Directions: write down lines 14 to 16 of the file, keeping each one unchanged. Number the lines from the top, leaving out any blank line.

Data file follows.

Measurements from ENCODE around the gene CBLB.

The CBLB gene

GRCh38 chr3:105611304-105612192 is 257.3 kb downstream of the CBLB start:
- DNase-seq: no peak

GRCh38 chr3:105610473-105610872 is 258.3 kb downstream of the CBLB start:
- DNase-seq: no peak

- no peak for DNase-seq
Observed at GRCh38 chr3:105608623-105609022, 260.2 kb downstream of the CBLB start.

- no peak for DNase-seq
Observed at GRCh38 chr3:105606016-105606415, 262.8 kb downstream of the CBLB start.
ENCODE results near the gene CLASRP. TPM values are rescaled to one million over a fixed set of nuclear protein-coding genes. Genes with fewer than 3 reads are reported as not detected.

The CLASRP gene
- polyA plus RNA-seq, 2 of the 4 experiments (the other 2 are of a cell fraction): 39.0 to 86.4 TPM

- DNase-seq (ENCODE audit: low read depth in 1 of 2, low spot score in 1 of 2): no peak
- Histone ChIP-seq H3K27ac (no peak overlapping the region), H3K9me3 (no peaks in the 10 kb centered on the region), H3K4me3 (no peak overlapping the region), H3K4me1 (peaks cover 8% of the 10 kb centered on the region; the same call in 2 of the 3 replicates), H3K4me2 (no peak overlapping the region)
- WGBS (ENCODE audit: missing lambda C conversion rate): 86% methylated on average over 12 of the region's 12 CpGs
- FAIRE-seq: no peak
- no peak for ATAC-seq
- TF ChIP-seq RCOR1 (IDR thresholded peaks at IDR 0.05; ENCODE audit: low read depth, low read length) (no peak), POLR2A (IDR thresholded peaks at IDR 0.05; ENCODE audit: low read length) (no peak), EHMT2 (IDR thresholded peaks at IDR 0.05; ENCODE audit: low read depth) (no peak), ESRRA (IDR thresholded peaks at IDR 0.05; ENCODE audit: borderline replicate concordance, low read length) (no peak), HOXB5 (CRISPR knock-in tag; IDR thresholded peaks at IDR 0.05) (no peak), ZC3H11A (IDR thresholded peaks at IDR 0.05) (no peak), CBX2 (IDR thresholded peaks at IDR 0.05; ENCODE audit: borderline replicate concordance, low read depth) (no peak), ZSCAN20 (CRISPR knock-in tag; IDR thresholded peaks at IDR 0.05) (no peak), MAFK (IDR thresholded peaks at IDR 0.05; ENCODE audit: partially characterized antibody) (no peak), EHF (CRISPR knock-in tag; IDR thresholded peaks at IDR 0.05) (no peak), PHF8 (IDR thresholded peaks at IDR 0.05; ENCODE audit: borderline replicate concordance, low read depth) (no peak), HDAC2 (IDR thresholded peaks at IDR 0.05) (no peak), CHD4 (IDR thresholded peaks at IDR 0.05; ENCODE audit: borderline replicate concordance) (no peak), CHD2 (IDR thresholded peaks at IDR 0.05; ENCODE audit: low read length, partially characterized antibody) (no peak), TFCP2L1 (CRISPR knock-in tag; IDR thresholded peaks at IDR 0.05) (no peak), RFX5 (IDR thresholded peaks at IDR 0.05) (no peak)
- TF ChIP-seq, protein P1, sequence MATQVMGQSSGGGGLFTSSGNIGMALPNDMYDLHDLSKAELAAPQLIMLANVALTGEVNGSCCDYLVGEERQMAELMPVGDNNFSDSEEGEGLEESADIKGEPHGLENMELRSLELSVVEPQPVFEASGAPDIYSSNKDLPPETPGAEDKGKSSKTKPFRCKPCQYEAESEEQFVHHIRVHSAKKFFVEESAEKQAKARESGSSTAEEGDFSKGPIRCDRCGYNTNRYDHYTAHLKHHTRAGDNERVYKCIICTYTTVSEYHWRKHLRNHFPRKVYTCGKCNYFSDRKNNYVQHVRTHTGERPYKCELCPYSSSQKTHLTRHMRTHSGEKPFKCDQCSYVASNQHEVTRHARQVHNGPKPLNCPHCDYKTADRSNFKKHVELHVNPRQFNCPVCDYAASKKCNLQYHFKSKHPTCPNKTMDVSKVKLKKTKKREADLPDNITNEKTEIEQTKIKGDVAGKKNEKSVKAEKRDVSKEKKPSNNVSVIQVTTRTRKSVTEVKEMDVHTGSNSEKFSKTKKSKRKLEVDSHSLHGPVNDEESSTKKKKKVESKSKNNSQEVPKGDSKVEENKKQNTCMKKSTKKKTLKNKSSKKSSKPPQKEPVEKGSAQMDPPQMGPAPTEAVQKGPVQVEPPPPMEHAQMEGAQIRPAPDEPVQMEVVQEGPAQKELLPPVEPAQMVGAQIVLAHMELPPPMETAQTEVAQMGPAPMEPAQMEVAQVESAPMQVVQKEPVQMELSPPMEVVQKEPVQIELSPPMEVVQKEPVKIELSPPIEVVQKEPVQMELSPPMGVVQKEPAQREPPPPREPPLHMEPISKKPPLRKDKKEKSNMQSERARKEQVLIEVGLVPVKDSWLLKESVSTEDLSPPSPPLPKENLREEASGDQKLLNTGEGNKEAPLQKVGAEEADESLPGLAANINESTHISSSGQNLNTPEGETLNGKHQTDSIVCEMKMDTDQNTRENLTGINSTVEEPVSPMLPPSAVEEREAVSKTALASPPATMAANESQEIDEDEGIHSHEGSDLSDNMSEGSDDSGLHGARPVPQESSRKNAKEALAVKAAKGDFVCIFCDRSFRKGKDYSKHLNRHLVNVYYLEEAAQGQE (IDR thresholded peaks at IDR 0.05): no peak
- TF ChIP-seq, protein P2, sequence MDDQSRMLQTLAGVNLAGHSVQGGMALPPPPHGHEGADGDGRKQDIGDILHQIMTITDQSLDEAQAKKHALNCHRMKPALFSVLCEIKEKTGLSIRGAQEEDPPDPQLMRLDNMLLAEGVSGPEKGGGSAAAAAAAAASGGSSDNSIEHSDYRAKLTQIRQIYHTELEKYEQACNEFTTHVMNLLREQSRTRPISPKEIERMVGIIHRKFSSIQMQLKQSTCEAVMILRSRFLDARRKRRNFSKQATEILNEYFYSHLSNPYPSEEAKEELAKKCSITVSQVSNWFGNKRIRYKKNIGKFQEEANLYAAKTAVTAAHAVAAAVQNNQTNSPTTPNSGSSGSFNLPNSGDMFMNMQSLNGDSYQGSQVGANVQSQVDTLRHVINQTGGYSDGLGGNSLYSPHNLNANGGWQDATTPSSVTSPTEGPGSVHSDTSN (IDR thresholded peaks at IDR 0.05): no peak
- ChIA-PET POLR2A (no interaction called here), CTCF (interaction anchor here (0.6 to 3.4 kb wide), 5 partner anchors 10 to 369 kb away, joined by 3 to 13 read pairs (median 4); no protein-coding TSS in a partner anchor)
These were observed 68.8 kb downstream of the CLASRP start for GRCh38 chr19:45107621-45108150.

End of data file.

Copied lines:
- DNase-seq (ENCODE audit: low read depth in 1 of 2, low spot score in 1 of 2): no peak
- Histone ChIP-seq H3K27ac (no peak overlapping the region), H3K9me3 (no peaks in the 10 kb centered on the region), H3K4me3 (no peak overlapping the region), H3K4me1 (peaks cover 8% of the 10 kb centered on the region; the same call in 2 of the 3 replicates), H3K4me2 (no peak overlapping the region)
- WGBS (ENCODE audit: missing lambda C conversion rate): 86% methylated on average over 12 of the region's 12 CpGs